Just a quick post to riff off a piece at Poynter today about the potential value embedded in news organizations’ archives – and how little of it is being tapped.
And more importantly (at least for me), a chance to reiterate that we can and should go far beyond just surfacing our timeless prose to rethinking how and what we write in the first place.
The Poynter piece, which draws on a post by media data analytics company Parse.ly, notes that for most publishers surveyed, less than 10 percent of traffic came from stories more than three days old. That’s not surprising, given how little is done to promote older content, but as the Parse.ly post notes:
Integrating evergreen posts into your distribution strategies can attract and grow readership without having to increase editorial costs.
And it’s certainly true that one of the goals of structured journalism is to extend the shelf-life of journalists’ work, in effect amortizing the costs of all that effort over time and page views. But that should involve more than simply writing evergreen posts that will continue to be relevant for weeks; and it’s certainly also more than working up ways to flag old content to new audiences.
Sam Kirkland, who wrote the Poynter piece, focuses on the issues around pushing old stories, noting that:
My instincts say it’s weird to dig up old content without a specific reason, but it’s worth asking if our hyper-sensitivity to timeliness can get in the way of serving readers who might not care as much about news hooks or newness as we do.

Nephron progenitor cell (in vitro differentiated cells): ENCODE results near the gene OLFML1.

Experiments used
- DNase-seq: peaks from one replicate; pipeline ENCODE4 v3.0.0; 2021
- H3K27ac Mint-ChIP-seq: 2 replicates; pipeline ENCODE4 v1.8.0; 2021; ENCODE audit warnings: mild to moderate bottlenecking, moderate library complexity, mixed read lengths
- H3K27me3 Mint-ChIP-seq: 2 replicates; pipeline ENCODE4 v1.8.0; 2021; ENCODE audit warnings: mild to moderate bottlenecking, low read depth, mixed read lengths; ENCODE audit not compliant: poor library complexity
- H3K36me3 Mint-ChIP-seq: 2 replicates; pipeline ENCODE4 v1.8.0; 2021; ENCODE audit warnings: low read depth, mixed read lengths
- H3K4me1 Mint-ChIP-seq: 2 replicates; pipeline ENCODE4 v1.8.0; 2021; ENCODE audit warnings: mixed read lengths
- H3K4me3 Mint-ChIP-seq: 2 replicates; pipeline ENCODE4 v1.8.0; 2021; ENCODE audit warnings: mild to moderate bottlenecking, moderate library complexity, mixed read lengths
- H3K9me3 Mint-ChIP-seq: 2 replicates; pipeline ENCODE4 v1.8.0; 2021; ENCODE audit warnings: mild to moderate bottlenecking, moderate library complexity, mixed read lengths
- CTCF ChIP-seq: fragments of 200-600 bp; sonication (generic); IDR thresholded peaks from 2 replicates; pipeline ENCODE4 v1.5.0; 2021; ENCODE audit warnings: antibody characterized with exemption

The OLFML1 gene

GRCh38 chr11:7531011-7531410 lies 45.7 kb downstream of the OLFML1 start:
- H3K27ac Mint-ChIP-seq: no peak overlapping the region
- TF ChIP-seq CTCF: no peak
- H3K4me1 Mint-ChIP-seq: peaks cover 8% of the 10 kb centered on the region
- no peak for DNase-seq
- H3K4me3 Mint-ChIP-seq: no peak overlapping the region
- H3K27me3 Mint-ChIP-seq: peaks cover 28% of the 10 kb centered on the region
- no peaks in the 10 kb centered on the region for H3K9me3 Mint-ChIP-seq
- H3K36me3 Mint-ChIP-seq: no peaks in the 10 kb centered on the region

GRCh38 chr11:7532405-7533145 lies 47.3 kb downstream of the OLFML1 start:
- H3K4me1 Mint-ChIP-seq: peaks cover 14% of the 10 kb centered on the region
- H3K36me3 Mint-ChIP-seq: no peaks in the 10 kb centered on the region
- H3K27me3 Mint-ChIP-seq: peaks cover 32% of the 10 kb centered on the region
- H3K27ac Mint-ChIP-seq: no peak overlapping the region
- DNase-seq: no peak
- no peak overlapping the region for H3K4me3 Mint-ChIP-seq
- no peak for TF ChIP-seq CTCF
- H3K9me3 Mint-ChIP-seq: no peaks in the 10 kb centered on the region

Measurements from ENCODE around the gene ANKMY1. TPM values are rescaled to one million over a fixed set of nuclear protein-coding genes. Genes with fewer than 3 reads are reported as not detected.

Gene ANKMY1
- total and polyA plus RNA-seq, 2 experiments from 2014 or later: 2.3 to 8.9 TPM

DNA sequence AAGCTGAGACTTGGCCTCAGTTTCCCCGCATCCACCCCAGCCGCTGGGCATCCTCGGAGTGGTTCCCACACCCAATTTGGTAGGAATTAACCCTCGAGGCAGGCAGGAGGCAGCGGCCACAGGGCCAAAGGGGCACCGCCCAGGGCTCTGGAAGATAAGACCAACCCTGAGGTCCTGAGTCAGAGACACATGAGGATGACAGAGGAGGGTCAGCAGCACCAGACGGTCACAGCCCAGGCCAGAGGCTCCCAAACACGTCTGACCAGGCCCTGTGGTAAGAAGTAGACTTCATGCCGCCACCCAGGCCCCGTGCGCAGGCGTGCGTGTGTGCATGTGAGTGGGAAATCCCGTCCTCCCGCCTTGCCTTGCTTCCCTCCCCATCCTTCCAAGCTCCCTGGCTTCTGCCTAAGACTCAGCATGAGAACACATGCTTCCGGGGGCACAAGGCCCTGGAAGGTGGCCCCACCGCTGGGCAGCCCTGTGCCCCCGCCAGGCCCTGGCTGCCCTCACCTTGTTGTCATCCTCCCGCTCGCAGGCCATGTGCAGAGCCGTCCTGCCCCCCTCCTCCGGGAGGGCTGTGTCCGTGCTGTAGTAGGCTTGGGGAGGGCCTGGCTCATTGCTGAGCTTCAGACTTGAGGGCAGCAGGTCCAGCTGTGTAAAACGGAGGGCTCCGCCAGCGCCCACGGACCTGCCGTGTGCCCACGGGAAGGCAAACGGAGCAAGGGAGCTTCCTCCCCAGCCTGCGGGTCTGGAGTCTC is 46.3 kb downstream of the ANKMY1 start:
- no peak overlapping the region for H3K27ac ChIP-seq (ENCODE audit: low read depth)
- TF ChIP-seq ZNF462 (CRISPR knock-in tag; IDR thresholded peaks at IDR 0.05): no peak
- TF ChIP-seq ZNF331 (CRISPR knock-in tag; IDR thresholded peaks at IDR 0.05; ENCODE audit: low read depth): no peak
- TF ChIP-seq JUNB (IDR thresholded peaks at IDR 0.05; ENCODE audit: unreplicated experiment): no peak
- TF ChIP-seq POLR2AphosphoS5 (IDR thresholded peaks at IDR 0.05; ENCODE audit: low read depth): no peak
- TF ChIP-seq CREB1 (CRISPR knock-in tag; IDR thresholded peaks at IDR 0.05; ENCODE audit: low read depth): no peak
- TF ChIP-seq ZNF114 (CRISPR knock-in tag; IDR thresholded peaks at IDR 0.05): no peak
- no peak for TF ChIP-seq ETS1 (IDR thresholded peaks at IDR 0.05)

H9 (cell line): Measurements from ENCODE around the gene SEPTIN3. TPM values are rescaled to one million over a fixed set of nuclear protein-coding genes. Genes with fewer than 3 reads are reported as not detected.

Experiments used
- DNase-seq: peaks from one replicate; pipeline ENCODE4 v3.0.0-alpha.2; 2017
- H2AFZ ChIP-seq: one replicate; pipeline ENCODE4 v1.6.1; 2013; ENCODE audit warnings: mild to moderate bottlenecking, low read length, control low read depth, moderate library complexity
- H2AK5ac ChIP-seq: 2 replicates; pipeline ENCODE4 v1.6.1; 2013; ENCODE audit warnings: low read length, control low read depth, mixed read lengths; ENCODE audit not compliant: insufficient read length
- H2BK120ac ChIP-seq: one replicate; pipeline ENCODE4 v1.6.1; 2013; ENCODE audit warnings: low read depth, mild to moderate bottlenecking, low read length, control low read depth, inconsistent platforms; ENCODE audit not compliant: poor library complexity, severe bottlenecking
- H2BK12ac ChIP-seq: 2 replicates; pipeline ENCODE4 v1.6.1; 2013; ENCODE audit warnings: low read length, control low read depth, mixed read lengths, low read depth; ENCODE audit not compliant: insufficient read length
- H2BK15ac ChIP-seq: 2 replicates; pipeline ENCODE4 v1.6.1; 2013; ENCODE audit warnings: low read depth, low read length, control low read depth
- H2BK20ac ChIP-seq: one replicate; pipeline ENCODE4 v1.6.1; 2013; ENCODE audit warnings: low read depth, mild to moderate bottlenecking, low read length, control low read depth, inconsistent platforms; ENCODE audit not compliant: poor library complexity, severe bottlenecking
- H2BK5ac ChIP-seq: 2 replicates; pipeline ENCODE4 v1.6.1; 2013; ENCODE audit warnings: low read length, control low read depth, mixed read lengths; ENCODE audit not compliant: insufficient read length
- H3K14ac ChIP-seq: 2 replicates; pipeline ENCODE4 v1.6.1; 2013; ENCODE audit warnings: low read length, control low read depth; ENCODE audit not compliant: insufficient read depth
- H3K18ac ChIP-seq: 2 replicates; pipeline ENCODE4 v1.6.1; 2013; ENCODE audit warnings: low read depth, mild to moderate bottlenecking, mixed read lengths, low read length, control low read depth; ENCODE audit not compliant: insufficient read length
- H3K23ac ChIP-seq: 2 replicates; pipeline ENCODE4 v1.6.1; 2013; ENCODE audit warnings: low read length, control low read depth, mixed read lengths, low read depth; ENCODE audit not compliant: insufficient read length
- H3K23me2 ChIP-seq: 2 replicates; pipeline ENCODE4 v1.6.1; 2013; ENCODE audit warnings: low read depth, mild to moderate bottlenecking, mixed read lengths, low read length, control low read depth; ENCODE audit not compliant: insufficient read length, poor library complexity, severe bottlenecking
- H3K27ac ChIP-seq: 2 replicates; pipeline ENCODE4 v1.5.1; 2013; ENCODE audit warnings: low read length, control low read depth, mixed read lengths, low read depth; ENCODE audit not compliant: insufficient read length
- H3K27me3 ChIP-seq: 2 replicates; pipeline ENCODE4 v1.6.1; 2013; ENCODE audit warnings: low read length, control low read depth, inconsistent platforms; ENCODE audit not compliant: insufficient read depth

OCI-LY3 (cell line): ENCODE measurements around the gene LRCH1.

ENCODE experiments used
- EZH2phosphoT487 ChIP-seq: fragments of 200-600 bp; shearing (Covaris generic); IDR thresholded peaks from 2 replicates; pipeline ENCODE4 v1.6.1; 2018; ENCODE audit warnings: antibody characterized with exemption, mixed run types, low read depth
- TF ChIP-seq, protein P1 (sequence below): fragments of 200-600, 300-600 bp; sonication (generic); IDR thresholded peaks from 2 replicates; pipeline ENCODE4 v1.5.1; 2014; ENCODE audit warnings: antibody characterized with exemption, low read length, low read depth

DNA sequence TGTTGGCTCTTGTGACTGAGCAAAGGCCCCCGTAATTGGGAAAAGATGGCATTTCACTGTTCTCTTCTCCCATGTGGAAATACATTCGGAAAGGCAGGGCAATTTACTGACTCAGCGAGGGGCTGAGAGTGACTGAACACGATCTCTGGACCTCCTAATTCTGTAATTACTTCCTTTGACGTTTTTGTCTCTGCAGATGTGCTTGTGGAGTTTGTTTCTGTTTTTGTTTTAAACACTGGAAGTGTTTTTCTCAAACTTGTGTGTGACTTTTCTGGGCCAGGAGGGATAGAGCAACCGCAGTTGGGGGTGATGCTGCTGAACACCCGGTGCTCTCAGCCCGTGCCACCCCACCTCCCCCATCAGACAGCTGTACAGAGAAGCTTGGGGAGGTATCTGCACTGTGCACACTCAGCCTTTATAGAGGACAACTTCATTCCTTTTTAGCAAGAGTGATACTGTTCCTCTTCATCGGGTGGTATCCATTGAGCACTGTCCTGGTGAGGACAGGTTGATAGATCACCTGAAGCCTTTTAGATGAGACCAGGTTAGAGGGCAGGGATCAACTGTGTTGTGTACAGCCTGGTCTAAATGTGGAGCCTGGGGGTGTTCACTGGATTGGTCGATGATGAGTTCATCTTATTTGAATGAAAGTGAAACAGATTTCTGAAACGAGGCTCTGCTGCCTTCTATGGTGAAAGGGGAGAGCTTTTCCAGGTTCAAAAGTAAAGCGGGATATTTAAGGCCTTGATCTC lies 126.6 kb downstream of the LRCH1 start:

Which really points the finger at where the issue is: Our hyper-sensitivity to, well, what we do, and less to what our readers might want. Sure, we care hugely about news – and it is the name of the business we’re in, although perhaps it shouldn’t be – but there are many more reader needs than are captured by a focus on what-happened-this-minute. More importantly, by focusing on what we do (write stories) than on what readers/users want (information, context, insight – and news), we’re missing an opportunity to create stories and information the first time around that have extended shelf lives, whether as individual stories or as elements of information that can be recombined into new stories.
That’s how Politifact, Homicide Watch and Connected China were built, and it’s a structure that allows them to keep building new content on top of older content, often creating it in response to a query by a reader rather than as a one-size-fits-many story. And that, in turn, means they can lower the long-term cost of creating while letting users find more useful information when they want it.
That’s the real potential value embedded in older content for news organizations, and we need to find more ways to free it.